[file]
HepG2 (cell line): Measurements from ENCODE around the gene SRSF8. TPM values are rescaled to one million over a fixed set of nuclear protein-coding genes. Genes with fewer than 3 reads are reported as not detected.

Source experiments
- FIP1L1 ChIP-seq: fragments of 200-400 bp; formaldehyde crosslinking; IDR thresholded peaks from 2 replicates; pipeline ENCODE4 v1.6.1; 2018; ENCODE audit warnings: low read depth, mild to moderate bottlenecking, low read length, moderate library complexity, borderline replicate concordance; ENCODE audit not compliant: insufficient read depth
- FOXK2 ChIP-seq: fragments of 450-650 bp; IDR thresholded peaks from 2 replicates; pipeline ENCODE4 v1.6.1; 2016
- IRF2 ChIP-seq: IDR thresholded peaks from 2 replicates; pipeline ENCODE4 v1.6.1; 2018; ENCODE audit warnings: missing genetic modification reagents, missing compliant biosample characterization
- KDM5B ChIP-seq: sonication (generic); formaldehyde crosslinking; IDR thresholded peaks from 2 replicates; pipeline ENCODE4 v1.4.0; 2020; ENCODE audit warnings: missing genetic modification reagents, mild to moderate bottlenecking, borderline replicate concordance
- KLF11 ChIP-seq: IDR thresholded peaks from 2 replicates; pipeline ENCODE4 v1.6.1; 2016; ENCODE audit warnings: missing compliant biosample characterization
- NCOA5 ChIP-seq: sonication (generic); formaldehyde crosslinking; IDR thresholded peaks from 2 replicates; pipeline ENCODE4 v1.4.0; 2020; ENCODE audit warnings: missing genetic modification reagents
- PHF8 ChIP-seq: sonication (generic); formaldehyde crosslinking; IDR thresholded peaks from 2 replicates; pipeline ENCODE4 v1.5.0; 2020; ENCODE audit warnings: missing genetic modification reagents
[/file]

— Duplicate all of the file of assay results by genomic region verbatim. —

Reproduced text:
HepG2 (cell line): Measurements from ENCODE around the gene SRSF8. TPM values are rescaled to one million over a fixed set of nuclear protein-coding genes. Genes with fewer than 3 reads are reported as not detected.

Source experiments
- FIP1L1 ChIP-seq: fragments of 200-400 bp; formaldehyde crosslinking; IDR thresholded peaks from 2 replicates; pipeline ENCODE4 v1.6.1; 2018; ENCODE audit warnings: low read depth, mild to moderate bottlenecking, low read length, moderate library complexity, borderline replicate concordance; ENCODE audit not compliant: insufficient read depth
- FOXK2 ChIP-seq: fragments of 450-650 bp; IDR thresholded peaks from 2 replicates; pipeline ENCODE4 v1.6.1; 2016
- IRF2 ChIP-seq: IDR thresholded peaks from 2 replicates; pipeline ENCODE4 v1.6.1; 2018; ENCODE audit warnings: missing genetic modification reagents, missing compliant biosample characterization
- KDM5B ChIP-seq: sonication (generic); formaldehyde crosslinking; IDR thresholded peaks from 2 replicates; pipeline ENCODE4 v1.4.0; 2020; ENCODE audit warnings: missing genetic modification reagents, mild to moderate bottlenecking, borderline replicate concordance
- KLF11 ChIP-seq: IDR thresholded peaks from 2 replicates; pipeline ENCODE4 v1.6.1; 2016; ENCODE audit warnings: missing compliant biosample characterization
- NCOA5 ChIP-seq: sonication (generic); formaldehyde crosslinking; IDR thresholded peaks from 2 replicates; pipeline ENCODE4 v1.4.0; 2020; ENCODE audit warnings: missing genetic modification reagents
- PHF8 ChIP-seq: sonication (generic); formaldehyde crosslinking; IDR thresholded peaks from 2 replicates; pipeline ENCODE4 v1.5.0; 2020; ENCODE audit warnings: missing genetic modification reagents